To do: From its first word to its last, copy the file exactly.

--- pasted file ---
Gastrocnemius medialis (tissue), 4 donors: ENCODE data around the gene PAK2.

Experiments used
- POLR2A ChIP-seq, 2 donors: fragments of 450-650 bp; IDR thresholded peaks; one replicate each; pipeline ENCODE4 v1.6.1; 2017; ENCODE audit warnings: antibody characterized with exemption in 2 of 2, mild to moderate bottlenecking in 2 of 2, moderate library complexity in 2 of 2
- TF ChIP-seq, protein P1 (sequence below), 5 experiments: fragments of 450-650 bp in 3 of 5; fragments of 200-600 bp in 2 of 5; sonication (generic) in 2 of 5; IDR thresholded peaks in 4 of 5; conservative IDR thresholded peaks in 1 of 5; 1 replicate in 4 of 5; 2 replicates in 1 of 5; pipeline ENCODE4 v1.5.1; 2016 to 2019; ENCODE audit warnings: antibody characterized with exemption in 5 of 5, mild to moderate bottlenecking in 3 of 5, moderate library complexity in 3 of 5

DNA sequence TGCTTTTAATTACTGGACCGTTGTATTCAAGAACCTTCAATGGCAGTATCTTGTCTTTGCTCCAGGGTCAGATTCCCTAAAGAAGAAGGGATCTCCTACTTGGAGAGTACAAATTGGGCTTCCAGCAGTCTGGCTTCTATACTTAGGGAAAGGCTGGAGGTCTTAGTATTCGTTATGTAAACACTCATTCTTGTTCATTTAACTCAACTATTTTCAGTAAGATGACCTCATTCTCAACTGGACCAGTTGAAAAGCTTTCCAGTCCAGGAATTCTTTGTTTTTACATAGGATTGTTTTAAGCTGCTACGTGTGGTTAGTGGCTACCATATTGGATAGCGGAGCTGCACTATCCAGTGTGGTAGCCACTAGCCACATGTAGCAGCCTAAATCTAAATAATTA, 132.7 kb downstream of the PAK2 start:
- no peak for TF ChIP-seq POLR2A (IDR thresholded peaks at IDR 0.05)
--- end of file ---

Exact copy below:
Gastrocnemius medialis (tissue), 4 donors: ENCODE data around the gene PAK2.

Experiments used
- POLR2A ChIP-seq, 2 donors: fragments of 450-650 bp; IDR thresholded peaks; one replicate each; pipeline ENCODE4 v1.6.1; 2017; ENCODE audit warnings: antibody characterized with exemption in 2 of 2, mild to moderate bottlenecking in 2 of 2, moderate library complexity in 2 of 2
- TF ChIP-seq, protein P1 (sequence below), 5 experiments: fragments of 450-650 bp in 3 of 5; fragments of 200-600 bp in 2 of 5; sonication (generic) in 2 of 5; IDR thresholded peaks in 4 of 5; conservative IDR thresholded peaks in 1 of 5; 1 replicate in 4 of 5; 2 replicates in 1 of 5; pipeline ENCODE4 v1.5.1; 2016 to 2019; ENCODE audit warnings: antibody characterized with exemption in 5 of 5, mild to moderate bottlenecking in 3 of 5, moderate library complexity in 3 of 5

DNA sequence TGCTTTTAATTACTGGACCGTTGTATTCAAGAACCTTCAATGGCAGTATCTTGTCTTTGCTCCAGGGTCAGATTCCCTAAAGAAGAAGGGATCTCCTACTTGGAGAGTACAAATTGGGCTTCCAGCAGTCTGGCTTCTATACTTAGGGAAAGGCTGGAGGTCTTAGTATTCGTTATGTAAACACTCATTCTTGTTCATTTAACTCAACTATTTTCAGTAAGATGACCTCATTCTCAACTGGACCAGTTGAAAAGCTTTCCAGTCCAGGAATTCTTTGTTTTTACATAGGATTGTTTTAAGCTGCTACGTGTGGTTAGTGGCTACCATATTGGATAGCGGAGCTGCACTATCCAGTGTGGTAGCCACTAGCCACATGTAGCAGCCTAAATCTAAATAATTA, 132.7 kb downstream of the PAK2 start:
- no peak for TF ChIP-seq POLR2A (IDR thresholded peaks at IDR 0.05)